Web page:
Irish Catholic Novel Celebrates Old Days


American culture has become increasingly fast-paced with each
passing year, and the crisis of materialism continues to cause problems
and divisions in the Catholic world and society at-large. It wasn’t
always so. To try and capture a better time—a simpler and
less-complicated time—was the goal of this writer in producing a novel
about Irish Catholic life in late 1940s Boston.

Back in 1996, I was on the eighth tee of a golf course in
southeastern Wisconsin one dreary Sunday morning. I was at one of those
crossroads point in life, and wondering what the next step would be. At
age 26, I felt washed up. A thought came to me, as if from nowhere—Why
not write a novel? I had a talent for writing that went undeveloped, as
I drowned in the seven deadly sins. Before I reached the green, I had
settled on Boston as the venue and to use 1949 as the benchmark year.
It was that year that one of the last great Irish Catholic politicians
of his age, James Michael Curley, ran his last campaign for mayor and
it was that year the Red Sox and Yankees fought one of the great
pennant races in American League history. My goal was to set an Irish
Catholic family in the midst of this backdrop and to tell the story of
that better time.

It was a better time in the world of politics. Irish Catholics
belonged heavily to the Democratic Party, and the candidates they
produced were the kind I identified with. The believed in the
affirmative power of government to lift people up, but without denying
personal responsibility. They believed in private business, but without
succumbing to a Protestantized rugged individualism. They believed in a
strong military abroad and tough police force at home. Most of all,
they answered to the Catholic Church, not to Planned Parenthood on
fundamental questions of right and wrong. Those of us that believe
these same things today have powerful cultural currents pushing on us
from both ends. There were problems to be sure—the seeds of the
left-wing disaster that would eventually hijack the Democratic Party
were in place and pushing forward—but it was fundamentally a good time
to be Irish Catholic in politics.

It was a better time in the Catholic Church. Strong devotion to
Our Lady, a deeply reverent Mass, majestic architecture, fidelity
from the clergy and an embracement of life by the faithful were the
norm. Large families were a staple of the Irish Catholic world and the
parish priest was a respected figure, even by those who didn’t
necessarily live out the Faith in their own life. Those of us that
believe these same things today are often stuck between the problems of
dissent on one hand, and another hand that often sees the world of
Catholic orthodoxy imprisoned in the same materialist mindset. There
were problems in the old days to
be sure—stories of a lack of compassion in the confessional are
all-too-frequent to be exclusively the product of left-wing
imaginations. But it was
fundamentally a good time to be Irish Catholic in the bosom of Holy
Mother Church.

It was a simpler time in general, and people weren’t caught up
in the rat race of perpetually trying to get ahead. There was time to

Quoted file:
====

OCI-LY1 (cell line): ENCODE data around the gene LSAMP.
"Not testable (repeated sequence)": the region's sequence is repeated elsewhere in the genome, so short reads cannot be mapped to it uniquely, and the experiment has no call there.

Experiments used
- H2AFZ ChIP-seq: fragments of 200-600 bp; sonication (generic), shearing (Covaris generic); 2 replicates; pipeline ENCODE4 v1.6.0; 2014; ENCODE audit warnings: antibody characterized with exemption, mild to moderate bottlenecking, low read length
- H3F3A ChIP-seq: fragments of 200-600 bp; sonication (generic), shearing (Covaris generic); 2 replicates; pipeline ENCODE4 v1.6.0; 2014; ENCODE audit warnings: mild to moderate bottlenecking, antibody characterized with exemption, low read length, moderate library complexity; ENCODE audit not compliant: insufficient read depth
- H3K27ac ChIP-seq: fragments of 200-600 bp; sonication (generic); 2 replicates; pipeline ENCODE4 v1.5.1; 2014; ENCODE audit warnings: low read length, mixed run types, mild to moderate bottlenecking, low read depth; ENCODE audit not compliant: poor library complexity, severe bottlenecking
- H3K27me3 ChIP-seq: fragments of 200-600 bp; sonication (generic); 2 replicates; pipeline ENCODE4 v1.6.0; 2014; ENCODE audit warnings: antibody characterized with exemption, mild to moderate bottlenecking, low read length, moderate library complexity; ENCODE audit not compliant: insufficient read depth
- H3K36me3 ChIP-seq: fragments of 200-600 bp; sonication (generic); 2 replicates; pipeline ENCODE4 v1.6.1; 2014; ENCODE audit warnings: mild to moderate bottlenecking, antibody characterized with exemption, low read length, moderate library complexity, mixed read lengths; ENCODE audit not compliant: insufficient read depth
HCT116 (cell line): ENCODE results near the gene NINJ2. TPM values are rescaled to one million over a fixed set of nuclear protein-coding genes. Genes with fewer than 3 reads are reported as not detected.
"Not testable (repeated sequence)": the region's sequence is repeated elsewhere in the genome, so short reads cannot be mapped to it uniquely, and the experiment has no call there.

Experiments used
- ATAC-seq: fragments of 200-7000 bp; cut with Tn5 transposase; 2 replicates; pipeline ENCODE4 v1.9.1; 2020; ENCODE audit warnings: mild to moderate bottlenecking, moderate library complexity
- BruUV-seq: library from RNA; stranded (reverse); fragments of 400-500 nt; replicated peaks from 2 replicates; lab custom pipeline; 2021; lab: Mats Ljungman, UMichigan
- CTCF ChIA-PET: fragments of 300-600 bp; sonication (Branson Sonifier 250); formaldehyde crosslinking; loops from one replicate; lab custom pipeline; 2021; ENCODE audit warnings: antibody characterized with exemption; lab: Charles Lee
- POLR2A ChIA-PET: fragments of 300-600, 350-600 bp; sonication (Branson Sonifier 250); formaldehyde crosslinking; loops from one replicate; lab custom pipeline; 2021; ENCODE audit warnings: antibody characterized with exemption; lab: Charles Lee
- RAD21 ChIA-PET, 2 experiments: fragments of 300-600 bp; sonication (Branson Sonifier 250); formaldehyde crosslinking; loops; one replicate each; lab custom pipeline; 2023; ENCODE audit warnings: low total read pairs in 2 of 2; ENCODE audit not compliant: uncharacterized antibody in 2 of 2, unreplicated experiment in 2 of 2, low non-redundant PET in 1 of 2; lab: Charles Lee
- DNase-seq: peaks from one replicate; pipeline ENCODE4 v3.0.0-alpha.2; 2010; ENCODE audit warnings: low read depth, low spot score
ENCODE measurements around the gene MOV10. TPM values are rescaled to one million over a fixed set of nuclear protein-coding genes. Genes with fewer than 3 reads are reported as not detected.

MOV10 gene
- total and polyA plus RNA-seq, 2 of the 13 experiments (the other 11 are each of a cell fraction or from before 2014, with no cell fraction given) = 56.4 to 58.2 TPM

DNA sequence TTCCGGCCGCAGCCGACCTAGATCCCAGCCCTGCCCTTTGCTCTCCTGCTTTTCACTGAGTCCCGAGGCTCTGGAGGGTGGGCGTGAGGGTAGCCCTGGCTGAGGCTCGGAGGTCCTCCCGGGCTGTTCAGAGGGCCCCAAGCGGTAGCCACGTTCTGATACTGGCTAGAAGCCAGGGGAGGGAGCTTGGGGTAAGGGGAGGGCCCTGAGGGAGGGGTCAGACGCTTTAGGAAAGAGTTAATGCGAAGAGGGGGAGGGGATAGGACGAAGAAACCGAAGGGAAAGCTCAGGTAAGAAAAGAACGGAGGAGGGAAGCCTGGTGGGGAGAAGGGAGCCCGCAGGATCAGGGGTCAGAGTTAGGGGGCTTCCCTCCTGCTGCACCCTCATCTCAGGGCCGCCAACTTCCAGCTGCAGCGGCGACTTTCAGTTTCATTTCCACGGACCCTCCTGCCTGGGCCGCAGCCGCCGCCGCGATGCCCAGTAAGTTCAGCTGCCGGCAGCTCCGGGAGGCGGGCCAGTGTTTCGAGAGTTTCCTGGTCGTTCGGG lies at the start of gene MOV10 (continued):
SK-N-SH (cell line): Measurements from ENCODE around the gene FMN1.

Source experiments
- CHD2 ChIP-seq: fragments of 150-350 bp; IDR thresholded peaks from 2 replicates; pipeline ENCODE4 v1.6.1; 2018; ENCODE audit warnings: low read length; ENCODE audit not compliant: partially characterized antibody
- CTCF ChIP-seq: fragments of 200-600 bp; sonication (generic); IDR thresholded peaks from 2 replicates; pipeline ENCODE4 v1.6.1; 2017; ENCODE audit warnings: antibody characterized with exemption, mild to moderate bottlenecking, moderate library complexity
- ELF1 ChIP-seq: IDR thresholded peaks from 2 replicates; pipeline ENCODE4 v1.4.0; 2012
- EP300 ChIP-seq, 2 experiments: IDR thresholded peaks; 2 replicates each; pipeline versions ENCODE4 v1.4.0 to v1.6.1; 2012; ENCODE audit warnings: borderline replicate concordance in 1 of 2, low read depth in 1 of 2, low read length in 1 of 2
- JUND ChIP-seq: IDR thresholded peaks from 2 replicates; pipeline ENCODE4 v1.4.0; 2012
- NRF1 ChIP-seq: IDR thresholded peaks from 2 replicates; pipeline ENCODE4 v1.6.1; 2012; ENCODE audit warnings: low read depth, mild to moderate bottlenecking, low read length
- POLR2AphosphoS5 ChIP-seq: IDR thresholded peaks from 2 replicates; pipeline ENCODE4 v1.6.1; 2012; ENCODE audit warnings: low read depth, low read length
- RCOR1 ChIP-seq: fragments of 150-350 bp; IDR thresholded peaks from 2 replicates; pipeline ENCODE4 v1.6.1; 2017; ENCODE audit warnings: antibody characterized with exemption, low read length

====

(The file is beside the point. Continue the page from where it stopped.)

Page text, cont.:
stop and enjoy a good ballgame—something the characters in this book do
in spades, as they cheer on their beloved Red Sox and get out to Fenway
Park as often as possible. Especially when the hated Yankees come to
town. Ultimately, it is this culture of simple joys that politics is
designed to protect and advance and the Catholic Church is entrusted
with lifting up to salvation. To capture it all and put it on paper is
why I wrote this book.

It’s been through a long process to get this
far. It wasn’t until 2000 that the rough draft was finished, and one
year later it appeared in print under the title “The Scholar.”
Eventually, I re-wrote it and printed it up again in 2003. It achieved
modest local circulation that go-round, and when the copies ran out, it
was time to let a print-on-demand publisher, who could make it available
online. take control of the work. And so it reappears again. I hope you
enjoy it. A little blurb about the characters and a link to order
is below.


The fictitious neighborhood of
Shamrock in 1940's Boston
is the setting for this drama of the Irish-American experience. Fulcrum sees a
group of teenagers observe their community on the threshold of social
change—and grapple for a response that will be true to their roots and their

Siblings Sean and Bridget Cavanaugh
are in love with their traditional neighborhood and concerned for what the
heated mayoral election may portend for the future. Their younger twins, Patty
and Mike, are not as content. Patty’s frustration with the lack of
opportunities for women lead her elsewhere on a search—and to an inevitable
clash with Bridget. Mike must confront a problem with the bottle, lest he face
a bigger battle with his mother.

The Cavanaughs are joined by Danny
McMurtry, a tough and devout football player at Boston College,
and by Sean’s best friend Joe Donnally. The latter needs the guidance of his
parish priest and a tough football coach to set him on the right path.

Fulcrum knits together all the
elements of what is good and uplifting about Irish Catholic life—Shamrock’s
love for the Red Sox, it’s passion for old-style city politics and it’s respect
for the Catholic faith are sure to inspire readers of every age.


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